07 Jul

Indian telecom voice market and updates

 

Suddenly the voice market in India is becoming very interesting. Earlier it was the case of Jio (and competitors) launching unlimited voice plans and now it’s the case of Govt. of India permitting IP telephony.

IP Telephony i.e networks where telephony happens over IP (not to be confused with IP to IP calls but) where IP to PSTN interconnects happen. Till a few months ago IP telephony (or IP-PSTN) interconnection was allowed only under certain conditions like doing it inside a building only for purpose of call centres (with OSP license) or running SIP trunks over private networks. Things like termination of calls originated from the apps was not allowed (where IP-PSTN was happening within India) as well as DID or Direct Inward Dialing numbers were not allowed. There were even cases where apps/businesses had to shut down due to confusing regulation. Here’s a nice article from Medianama about it. But all those were things of past.

In May Wifi calling or calls via Wifi where wifi is used loosely and it’s essentially called via any sort of Internet connections were permitted (news here). Later after TRAI’s clarification it now has been formally allowed. While it may not look as attractive as it should have been in the age of WhatsApp calling (IP to IP, not PSTN mess involved!), it still is quite interesting and going to bring some major change.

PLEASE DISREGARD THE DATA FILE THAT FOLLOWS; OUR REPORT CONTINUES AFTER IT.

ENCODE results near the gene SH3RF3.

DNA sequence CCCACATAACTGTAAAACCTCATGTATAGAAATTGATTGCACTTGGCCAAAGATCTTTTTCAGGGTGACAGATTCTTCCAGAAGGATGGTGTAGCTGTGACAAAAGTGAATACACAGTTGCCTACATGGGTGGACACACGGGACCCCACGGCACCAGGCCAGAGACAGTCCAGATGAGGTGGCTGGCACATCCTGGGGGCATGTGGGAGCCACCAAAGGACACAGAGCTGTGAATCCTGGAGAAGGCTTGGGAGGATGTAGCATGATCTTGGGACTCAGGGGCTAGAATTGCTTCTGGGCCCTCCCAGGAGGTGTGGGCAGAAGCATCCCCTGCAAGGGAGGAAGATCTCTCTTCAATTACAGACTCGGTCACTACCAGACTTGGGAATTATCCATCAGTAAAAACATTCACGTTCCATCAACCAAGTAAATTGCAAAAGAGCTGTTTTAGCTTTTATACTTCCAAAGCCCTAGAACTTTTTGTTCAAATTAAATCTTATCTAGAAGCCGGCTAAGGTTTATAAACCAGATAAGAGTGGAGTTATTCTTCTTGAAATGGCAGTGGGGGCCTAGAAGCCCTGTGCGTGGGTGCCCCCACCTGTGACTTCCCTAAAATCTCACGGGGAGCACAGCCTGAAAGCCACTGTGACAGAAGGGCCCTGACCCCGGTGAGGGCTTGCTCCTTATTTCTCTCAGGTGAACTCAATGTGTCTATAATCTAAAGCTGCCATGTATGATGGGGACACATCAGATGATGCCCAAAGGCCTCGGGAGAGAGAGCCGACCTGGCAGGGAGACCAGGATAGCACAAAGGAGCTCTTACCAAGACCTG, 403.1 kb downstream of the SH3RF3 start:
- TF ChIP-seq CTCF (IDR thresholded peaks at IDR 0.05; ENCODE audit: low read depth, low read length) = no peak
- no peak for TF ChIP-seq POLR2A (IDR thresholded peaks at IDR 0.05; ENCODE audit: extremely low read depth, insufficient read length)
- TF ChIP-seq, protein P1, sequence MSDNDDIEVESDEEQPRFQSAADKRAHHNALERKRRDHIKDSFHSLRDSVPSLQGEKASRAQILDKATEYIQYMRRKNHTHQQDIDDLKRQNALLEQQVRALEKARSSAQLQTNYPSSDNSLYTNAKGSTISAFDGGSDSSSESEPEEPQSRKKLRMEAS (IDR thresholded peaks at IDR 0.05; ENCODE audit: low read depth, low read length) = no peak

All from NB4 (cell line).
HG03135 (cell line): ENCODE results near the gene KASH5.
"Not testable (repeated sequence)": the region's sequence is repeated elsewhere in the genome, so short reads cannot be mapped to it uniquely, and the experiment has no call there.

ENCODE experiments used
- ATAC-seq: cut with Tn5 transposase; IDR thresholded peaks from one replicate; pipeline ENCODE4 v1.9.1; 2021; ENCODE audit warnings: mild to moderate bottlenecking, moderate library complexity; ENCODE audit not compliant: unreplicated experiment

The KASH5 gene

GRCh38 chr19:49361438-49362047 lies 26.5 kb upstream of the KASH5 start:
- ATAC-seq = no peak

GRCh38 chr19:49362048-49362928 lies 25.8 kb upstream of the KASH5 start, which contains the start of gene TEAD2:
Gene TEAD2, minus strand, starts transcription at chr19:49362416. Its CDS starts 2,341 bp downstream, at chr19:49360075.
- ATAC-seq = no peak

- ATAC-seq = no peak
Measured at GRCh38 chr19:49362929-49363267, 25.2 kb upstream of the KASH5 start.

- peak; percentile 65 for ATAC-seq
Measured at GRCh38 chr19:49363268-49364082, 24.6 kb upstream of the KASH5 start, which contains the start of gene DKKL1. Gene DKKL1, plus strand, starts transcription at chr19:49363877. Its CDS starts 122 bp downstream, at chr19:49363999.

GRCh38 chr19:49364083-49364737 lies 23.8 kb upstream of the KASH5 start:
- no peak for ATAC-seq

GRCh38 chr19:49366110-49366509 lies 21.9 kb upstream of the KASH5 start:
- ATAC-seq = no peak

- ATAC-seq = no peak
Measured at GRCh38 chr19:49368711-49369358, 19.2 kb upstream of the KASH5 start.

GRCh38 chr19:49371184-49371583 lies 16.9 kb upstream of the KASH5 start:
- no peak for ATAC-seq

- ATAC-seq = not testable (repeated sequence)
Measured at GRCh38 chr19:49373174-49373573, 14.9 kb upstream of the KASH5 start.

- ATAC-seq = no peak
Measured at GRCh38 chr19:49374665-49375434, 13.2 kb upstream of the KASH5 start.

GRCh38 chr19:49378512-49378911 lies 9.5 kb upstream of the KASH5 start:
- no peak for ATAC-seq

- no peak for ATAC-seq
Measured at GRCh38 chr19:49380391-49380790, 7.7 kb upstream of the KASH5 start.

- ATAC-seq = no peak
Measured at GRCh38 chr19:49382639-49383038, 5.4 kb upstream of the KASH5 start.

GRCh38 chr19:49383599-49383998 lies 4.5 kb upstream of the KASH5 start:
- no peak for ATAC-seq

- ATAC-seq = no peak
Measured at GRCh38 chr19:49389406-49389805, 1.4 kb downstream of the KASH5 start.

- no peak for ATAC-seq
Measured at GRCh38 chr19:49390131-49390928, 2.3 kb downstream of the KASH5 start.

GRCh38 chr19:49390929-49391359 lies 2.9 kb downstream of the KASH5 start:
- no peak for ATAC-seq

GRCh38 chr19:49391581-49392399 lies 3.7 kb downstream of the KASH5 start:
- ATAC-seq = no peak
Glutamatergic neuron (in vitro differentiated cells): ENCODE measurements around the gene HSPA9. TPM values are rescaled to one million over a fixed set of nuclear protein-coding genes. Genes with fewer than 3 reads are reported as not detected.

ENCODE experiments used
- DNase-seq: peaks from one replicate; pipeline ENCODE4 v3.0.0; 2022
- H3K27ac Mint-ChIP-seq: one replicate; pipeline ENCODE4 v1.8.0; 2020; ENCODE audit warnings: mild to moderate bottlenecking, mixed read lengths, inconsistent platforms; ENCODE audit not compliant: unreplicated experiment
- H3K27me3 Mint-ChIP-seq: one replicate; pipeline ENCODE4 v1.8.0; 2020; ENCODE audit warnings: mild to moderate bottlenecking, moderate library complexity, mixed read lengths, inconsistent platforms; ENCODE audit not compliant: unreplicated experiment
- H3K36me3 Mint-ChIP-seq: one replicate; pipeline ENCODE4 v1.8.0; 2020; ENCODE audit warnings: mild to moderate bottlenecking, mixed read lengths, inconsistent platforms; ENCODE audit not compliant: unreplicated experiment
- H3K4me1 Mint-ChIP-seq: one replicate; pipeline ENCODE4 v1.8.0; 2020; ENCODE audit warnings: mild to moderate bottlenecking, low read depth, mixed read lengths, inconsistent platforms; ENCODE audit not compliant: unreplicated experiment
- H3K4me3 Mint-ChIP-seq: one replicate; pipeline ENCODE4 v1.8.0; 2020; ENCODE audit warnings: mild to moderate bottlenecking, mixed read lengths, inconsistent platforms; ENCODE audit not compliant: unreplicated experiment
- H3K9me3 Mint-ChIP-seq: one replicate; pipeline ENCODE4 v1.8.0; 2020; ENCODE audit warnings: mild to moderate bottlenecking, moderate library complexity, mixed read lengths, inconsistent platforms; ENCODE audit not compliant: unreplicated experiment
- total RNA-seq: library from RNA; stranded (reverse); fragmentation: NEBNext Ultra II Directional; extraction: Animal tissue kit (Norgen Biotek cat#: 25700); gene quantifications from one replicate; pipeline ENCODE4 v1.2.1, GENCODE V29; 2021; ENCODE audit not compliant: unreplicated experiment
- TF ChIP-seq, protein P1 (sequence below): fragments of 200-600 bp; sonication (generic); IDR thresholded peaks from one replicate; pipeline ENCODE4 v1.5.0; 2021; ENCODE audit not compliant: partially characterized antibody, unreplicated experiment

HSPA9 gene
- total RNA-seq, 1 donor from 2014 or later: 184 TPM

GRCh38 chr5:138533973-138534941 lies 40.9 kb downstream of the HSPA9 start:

Here some of the upcoming things we all can expect to see in the next few months:

  1. All key operators will launch native wifi call offload for flagship phones (Google Pixel, iPhone, Samsung Galaxy’s etc). This will offload a hell lot of voice traffic from the cell towards home wifi. Various fixed wired ISPs would now be carrying a significant chunk of voice traffic.